There are times when one instinctively knows that when a young man joins Freemasonry that he is destined to prove himself worthy and rise through the ranks. It is not because he is affluent or privileged in any way or because he is precocious or that he has particular skills. It is because he is reliable, diligent, trustworthy, keen and eager to learn.
One such young man was Graham Kenyon and it was a delight witnessing him elevated to the master’s chair in Brotherhood Lodge No 3967. A chartered electrical engineer by profession who runs his own consultancy business, he approaches his Masonry with the same precision that he insists on in his work and, when considering that a large portion of his work has been in designing specialist systems for airports and railways, it is indicative of the attention to detail that he shows in Freemasonry.
Appropriately, the principal guest at Graham’s installation ceremony was Assistant Provincial Grand Master John Hutton, a man who is only too familiar with the importance of precision. He has sole rights to the world-wide manufacture and distribution of ‘glass knives’ that are largely used in medical and research procedures. Much sharper and finer than steel blades, they can achieve far greater precision than their steel counterparts, down to only a few nanometres.
The brethren were highly delighted to welcome John as their principal guest and he in turn was very pleased to have the support of Past Assistant Provincial Grand Master Terry Hudson, Blackpool group chairman Peter Bentham and fellow grand officers Rev Canon Geoffrey Moore and Roger Perry. Adding further lustre to the pantheon of distinguished guests was a bevy of acting Provincial officers in the form of Provincial grand steward Jim Finnegan, Provincial Grand Tyler Gordon Ivett, Provincial Assistant Grand Director of Ceremonies Brian Ogden and Provincial Senior Grand Deacon, Bill Hembrow.
Working hard to get to grips with the magnitude of the task that lay ahead of him, installing master Clive Tandy was zealously pursuing an early conclusion to the formalities of the evening. In an aberrant and singularly memorable ceremony, he placed Graham in the chair of King Solomon and was visibly relieved when it reached that point at which the Assistant Provincial Grand Master brought warm greetings from the Provincial Grand Master Tony Harrison, wishing Graham a happy, healthy and successful year during his tenure as master of the lodge. He went on to say that he was delighted that such a broad spectrum of members of the lodge had been involved in the ceremony and was particularly exuberant in his praise of the guest organist Roy James.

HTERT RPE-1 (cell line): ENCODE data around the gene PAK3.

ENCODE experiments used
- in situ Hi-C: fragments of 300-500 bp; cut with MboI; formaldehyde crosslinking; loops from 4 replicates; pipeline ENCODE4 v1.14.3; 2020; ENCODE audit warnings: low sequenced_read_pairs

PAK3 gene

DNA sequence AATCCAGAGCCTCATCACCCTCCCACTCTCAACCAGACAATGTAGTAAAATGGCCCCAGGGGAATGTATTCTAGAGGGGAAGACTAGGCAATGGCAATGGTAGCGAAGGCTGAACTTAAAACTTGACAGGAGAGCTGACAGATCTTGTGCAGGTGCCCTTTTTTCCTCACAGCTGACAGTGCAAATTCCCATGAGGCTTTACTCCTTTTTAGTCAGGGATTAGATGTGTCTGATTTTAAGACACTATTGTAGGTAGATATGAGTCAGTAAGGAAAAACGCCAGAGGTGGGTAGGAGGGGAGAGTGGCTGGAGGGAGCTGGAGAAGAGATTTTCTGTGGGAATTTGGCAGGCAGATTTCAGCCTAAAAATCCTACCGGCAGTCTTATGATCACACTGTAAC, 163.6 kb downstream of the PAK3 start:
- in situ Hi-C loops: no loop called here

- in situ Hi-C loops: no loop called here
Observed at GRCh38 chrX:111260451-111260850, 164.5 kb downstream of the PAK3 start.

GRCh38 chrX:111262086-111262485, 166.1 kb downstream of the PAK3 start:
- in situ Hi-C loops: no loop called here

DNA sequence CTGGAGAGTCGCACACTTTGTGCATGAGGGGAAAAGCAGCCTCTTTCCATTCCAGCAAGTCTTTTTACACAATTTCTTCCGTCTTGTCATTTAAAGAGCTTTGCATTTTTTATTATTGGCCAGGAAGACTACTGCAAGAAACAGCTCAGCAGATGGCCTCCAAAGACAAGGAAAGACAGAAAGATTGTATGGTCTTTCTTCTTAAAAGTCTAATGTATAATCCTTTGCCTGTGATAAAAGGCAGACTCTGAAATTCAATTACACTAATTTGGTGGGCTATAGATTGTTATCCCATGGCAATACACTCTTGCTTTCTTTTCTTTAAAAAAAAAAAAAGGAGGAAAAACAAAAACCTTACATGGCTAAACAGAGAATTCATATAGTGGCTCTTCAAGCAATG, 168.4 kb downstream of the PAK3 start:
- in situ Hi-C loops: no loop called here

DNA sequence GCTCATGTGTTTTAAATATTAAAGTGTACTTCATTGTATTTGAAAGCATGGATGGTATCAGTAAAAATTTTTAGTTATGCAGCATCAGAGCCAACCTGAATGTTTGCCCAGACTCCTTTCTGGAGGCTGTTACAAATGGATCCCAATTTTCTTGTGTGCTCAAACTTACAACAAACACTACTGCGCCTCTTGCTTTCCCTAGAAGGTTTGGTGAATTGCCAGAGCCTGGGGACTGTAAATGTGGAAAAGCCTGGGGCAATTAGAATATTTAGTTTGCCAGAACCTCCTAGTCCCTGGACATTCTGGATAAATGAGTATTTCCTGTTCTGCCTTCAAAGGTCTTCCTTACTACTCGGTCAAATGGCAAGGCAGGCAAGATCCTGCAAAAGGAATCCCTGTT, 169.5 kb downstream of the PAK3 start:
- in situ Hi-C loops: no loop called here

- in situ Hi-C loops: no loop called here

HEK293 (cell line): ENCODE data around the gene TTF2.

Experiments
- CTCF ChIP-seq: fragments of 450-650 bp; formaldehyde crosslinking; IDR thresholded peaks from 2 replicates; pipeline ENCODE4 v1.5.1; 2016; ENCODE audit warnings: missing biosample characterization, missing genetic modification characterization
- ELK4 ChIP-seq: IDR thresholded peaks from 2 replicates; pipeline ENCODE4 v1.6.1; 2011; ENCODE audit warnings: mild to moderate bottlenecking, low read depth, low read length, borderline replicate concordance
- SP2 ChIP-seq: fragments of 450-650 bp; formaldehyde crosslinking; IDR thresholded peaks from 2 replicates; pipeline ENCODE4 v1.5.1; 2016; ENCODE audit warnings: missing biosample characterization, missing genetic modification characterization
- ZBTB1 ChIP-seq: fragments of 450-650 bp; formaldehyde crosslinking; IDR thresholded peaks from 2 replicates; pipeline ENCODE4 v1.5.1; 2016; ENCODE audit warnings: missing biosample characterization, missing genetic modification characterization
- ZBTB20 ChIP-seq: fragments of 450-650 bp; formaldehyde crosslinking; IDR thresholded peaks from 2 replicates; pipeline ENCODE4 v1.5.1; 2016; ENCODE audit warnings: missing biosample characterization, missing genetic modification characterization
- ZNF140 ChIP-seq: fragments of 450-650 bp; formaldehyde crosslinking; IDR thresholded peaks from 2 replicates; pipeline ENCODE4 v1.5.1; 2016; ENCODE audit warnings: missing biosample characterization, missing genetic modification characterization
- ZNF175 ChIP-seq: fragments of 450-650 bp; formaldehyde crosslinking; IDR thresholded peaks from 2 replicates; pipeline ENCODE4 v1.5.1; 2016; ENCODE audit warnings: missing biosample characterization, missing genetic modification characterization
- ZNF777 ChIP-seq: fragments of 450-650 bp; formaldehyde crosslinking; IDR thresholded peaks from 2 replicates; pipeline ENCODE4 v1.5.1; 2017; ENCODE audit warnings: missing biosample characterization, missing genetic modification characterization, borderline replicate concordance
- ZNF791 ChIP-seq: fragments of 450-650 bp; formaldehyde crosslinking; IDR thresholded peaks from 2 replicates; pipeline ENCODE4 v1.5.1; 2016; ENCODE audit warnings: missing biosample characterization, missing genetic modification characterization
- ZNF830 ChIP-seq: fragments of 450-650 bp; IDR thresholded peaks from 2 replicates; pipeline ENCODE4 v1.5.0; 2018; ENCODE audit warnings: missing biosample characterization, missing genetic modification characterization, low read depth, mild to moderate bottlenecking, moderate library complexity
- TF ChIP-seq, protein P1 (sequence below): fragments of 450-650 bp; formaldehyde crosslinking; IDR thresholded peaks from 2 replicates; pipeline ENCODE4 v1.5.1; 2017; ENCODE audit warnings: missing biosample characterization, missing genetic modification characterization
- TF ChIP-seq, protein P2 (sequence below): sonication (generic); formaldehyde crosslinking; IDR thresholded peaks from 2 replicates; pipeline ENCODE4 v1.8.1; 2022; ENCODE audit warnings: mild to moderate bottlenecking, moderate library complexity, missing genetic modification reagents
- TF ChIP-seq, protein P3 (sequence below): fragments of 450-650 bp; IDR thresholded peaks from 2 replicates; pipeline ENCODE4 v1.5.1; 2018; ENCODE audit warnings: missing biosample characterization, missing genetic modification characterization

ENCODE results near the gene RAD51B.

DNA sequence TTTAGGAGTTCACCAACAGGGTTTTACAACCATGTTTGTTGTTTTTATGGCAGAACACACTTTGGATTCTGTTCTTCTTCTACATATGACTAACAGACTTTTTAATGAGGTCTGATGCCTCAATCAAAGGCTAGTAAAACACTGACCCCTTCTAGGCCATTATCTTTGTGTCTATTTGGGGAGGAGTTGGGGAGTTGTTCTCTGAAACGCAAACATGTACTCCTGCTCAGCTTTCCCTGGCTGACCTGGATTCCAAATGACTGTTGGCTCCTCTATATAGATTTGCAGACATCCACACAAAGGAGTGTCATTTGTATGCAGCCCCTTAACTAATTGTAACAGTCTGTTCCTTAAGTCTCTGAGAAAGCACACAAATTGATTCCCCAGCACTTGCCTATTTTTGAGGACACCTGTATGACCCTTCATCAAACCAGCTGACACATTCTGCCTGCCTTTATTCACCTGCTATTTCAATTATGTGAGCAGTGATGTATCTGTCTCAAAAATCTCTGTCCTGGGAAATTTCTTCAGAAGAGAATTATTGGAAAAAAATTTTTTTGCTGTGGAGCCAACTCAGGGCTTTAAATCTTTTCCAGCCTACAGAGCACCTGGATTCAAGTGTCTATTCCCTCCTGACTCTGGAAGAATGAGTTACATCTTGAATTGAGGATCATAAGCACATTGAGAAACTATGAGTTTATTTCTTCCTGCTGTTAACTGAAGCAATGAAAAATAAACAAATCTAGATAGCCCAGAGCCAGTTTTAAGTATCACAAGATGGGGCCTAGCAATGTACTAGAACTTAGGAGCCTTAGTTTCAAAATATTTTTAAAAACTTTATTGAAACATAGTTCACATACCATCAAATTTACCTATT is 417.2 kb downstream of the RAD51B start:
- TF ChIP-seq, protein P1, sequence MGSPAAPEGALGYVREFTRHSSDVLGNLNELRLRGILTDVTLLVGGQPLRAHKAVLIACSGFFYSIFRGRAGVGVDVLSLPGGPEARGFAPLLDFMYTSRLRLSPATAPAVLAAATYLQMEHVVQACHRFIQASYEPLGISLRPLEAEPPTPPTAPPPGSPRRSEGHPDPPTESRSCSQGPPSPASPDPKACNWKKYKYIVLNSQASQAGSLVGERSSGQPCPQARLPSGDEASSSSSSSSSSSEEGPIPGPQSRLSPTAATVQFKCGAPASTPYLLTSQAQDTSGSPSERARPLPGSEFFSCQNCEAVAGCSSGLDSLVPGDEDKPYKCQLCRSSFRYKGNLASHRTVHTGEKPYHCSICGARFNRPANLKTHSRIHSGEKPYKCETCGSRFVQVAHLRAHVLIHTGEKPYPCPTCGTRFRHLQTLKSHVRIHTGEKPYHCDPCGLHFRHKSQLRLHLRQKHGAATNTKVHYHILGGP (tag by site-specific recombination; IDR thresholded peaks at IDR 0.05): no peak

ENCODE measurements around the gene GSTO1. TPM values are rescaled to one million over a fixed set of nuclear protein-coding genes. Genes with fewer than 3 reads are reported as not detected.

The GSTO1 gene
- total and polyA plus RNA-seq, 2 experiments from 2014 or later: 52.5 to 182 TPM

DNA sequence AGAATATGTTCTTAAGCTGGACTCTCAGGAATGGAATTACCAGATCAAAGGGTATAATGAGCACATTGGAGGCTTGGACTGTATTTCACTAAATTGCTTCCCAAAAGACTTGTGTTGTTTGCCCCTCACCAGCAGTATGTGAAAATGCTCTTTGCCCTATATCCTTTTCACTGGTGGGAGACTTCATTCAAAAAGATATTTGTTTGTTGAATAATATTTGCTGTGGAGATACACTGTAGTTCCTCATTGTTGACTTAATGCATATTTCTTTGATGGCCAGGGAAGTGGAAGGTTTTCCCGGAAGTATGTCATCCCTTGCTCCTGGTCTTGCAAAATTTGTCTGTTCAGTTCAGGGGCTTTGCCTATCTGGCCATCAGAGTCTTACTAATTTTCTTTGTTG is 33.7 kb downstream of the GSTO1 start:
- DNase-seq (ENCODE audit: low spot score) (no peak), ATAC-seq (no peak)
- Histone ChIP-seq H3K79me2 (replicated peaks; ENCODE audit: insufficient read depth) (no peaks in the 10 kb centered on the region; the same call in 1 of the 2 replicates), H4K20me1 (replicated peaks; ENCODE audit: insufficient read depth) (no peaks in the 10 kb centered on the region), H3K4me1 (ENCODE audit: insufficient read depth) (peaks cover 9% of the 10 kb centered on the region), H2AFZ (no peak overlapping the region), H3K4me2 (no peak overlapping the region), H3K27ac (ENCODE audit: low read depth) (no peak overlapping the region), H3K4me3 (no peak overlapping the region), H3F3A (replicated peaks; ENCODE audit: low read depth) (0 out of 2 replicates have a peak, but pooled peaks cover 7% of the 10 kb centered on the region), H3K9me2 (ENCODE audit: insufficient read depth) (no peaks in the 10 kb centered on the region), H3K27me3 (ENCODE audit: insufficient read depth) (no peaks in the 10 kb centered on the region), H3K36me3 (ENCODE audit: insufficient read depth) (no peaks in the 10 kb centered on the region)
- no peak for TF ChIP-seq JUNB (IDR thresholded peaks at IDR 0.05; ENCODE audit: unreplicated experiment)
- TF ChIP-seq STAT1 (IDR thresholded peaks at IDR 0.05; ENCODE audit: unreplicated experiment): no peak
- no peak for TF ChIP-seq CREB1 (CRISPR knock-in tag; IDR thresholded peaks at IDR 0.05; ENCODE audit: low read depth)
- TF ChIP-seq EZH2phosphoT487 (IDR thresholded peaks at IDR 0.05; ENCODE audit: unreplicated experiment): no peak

His observations on the number of members of the lodge involved in the ceremony had not escaped the notice of those present. Young brethren worked alongside the more experienced members of the lodge and the spectrum of brethren was further widened by the lodge inviting Jim Finnegan and Tony Hind of Mereside Lodge No 6360 to occupy the roles of installing junior and senior wardens and Alistair Still of Symphony Lodge No 4924 to act as installing inner guard.
Honorary member and elder statesman of the lodge William Parsons presented the master elect while senior members Tony Ansell and David McBain gave the addresses to the newly installed master and wardens respectively. The tools of a master Mason were delivered by Robert Wareham; those of a fellow craft Mason by the lodge’s director of ceremonies Mark Smith and the working tools of an entered apprentice by Lee Beckett, one of the newest members of the lodge. Delivering his piece in fine style and with panache, Lee demonstrated that, although relatively new to Masonry, he was more than up to matching anyone else. He further demonstrated his versatility by performing the master’s song at the festive banquet that followed the ceremony.
From the moment that Graham occupied the master’s chair, he appeared comfortable and at ease, taking charge of the proceedings with clarity and authority; just as one might have expected. His professionalism and attention to detail was immediately evident and will be an enormous asset to the lodge.
Graham is primarily, however, a family man and it is his children who have dictated his interests outside of his work and Freemasonry. Thomas and Anna, his young children, play chess at a national level, both having represented Lancashire in their respective age groups. Graham is always there to support them and is an accomplished player in his own right, enjoying the distinction of having beaten a grand master of the game on one occasion (although by Graham’s own admission, the grand master was playing nine other contestants simultaneously). Nevertheless, it is a measure of his abilities and determination.
Congratulating Graham on attaining the chair of King Solomon, John was delighted and amazed to receive details of donations made to charities and good causes during the year amounting to more than £2,300 which included £1,000 to the West Lancashire Freemasons’ Charity, £300 to Riding for the Disabled, £500 to Friends of Fylde Community Link and £500 to Fleetwood Rugby Club’s Junior Section.
During his response to the first rising, Blackpool Group Chairman Peter Bentham remarked that ‘with Graham in the chair, the lodge is in very safe hands’. There is no doubt that in his training to be an electrical engineer, Graham was distinctly hotwired to become master of the lodge.